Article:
Does the thought of shopping, cooking, cleaning, and entertaining in the coming months have you worried? It makes sense, especially since millions of Americans spend thousands of dollars in preparation for the holiday season. This year, we’ve developed some tips to help you handle the holiday rush with ease. Some of these suggestions just make perfect sense. Yet others are little-known secrets that will help you stave off holiday stress once and for all. Are you ready to get started? Let’s go!
Start the clock. One way to reduce holiday stress is to have a holiday calendar. Your calendar will serve as your road map. Create a binder with tabbed dividers to keep track of recipes (try bsmithwithstyle.com and epicurean.com), new decorating tips, simple gift ideas, and your to-do list. Each weekend, starting in October, you can set a date to pick up items, start decorating, or finish projects.
Send holiday cards early. Make a list of people to whom you would like to send cards. Prepare cards in mid to late November, so they’ll be ready to go in early December. Personalizing your holiday greetings doesn’t have to be an all-day affair. Snapfish (www.snapfish.com) can transform a photograph into a set of 20 ready-to-mail 4×8 or 5×7 inch postcards for as little as $15 (plus shipping and handling).
Buy gifts online. You want your gifts to be personal, so try sites like overstock.com and smartbargains.com. “Shop early — the early bird gets the best gifts and the best deals,” says Kathryn Finney, author of How to Be a Budget Fashionista: The Ultimate Guide to Looking Fabulous for Less. “Shop online — not only do you avoid crowds and picked-over merchandise, but many stores like Target and Old Navy offer special items and coupons that are only available to shoppers online.”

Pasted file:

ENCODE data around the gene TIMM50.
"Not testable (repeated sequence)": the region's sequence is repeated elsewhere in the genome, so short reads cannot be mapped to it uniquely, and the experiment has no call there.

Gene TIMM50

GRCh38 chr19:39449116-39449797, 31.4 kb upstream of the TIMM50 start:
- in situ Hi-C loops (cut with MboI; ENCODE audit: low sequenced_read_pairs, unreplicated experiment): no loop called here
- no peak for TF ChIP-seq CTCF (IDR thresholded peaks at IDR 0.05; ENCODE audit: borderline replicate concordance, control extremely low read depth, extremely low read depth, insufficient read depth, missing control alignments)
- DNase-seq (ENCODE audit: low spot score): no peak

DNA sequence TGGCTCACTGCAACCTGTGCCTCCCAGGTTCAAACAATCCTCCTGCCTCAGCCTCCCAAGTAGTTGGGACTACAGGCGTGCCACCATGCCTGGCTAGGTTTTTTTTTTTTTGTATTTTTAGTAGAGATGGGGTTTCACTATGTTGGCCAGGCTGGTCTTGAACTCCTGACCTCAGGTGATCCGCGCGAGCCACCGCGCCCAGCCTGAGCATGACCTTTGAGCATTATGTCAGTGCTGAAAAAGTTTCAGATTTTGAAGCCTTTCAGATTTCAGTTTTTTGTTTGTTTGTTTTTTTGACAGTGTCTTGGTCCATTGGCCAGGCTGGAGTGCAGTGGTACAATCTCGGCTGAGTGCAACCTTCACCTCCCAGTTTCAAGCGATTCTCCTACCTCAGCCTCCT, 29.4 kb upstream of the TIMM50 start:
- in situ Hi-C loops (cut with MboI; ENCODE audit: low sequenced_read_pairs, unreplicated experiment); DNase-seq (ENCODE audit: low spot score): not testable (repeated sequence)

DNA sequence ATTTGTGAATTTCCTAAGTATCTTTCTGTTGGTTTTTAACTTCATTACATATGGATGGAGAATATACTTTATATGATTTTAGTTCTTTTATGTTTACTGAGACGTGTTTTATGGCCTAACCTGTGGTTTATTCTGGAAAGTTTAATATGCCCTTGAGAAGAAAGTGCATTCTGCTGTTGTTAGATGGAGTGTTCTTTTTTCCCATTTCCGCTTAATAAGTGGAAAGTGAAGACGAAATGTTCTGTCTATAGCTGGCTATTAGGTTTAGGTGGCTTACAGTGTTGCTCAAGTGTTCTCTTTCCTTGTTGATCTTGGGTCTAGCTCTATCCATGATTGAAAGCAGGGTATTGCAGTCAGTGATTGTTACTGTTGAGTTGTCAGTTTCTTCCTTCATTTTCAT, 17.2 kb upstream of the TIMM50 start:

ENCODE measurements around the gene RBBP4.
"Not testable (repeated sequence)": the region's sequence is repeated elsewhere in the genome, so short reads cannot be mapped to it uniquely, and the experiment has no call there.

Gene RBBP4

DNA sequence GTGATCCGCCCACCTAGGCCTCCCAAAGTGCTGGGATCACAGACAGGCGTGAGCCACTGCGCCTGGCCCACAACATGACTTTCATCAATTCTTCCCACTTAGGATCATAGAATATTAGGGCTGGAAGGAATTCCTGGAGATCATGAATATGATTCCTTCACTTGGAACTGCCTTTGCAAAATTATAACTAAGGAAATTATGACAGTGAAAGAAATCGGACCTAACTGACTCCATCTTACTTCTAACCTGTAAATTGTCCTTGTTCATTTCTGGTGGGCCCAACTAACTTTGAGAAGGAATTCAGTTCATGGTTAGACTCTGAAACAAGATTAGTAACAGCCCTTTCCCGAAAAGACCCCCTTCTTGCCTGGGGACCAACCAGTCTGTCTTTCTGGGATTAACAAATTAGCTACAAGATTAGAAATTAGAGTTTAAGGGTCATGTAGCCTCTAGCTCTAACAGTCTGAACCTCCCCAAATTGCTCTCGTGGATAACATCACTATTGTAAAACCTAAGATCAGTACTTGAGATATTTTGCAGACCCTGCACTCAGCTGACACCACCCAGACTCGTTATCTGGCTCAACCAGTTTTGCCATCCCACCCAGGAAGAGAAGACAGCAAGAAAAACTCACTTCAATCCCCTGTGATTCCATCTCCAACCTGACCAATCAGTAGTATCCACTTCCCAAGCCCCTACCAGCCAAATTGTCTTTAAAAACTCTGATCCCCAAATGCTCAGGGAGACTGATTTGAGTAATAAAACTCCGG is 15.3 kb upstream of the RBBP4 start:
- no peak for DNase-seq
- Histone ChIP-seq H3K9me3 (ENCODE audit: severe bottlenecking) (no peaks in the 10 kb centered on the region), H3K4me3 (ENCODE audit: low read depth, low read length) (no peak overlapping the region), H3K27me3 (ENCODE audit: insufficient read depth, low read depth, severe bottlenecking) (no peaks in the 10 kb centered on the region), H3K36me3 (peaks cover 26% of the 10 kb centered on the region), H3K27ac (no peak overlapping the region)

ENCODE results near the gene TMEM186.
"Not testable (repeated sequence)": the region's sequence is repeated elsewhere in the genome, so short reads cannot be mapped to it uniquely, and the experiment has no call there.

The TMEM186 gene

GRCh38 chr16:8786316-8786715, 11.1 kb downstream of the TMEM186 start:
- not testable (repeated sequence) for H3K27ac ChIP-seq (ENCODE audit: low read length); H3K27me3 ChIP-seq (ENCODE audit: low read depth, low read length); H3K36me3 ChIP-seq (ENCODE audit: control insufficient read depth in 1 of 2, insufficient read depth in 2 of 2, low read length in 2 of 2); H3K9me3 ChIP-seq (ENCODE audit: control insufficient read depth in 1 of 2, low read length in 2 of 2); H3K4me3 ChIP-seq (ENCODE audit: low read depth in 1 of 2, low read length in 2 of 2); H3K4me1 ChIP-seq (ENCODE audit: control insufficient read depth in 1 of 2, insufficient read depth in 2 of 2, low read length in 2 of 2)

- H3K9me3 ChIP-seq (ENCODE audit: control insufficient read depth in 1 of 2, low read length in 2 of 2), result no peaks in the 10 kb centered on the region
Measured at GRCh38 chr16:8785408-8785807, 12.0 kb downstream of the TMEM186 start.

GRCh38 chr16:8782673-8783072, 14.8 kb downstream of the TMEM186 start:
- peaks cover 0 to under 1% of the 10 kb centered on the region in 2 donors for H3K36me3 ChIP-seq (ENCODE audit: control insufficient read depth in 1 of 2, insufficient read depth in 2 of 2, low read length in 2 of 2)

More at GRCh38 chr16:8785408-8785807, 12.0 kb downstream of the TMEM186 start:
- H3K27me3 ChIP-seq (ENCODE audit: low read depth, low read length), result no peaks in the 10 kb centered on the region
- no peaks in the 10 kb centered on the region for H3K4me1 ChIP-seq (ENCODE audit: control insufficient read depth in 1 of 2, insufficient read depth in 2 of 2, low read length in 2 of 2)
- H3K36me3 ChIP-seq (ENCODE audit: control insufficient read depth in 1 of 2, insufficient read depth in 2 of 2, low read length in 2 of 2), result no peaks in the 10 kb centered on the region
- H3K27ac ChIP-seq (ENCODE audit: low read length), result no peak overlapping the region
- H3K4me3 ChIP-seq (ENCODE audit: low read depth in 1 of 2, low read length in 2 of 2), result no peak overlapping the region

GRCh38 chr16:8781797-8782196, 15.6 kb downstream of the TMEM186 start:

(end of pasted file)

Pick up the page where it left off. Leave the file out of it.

Organize the house. You’ve got shopping and errands to do, so consider having your house cleaned by a professional such as Molly Maid (www.mollymaid.com) or Merry Maids (www.merrymaids.com), which are nationwide. Depending on where you live, services may cost a few hundred dollars, but if you can include it in the budget, it’s worth it. Next, think about how you’ll entertain. Will it be buffet style, or will this be a sit-down meal in your dining room? Arrange your space accordingly, and make sure you have enough supplies on hand, such as napkins and disposable hand towels.
Prepare the meal. In order to avoid spending hours racing around the kitchen before your guests arrive, prepare dishes in advance and freeze them. Another option is to hire a caterer or personal chef, or have guests bring their favorite dish. “Setting up a coffee bar with flavored liqueurs, brandy, whipped cream, and grated chocolate adds a nice touch,” says Damita Holbrook of Glam Event Solutions in Atlanta.
Set the table. Don’t wait until it’s time to set the table to realize you’re short four dessert spoons or in need of a big bowl for the eggnog. Once your menu is planned and your guest list is set, make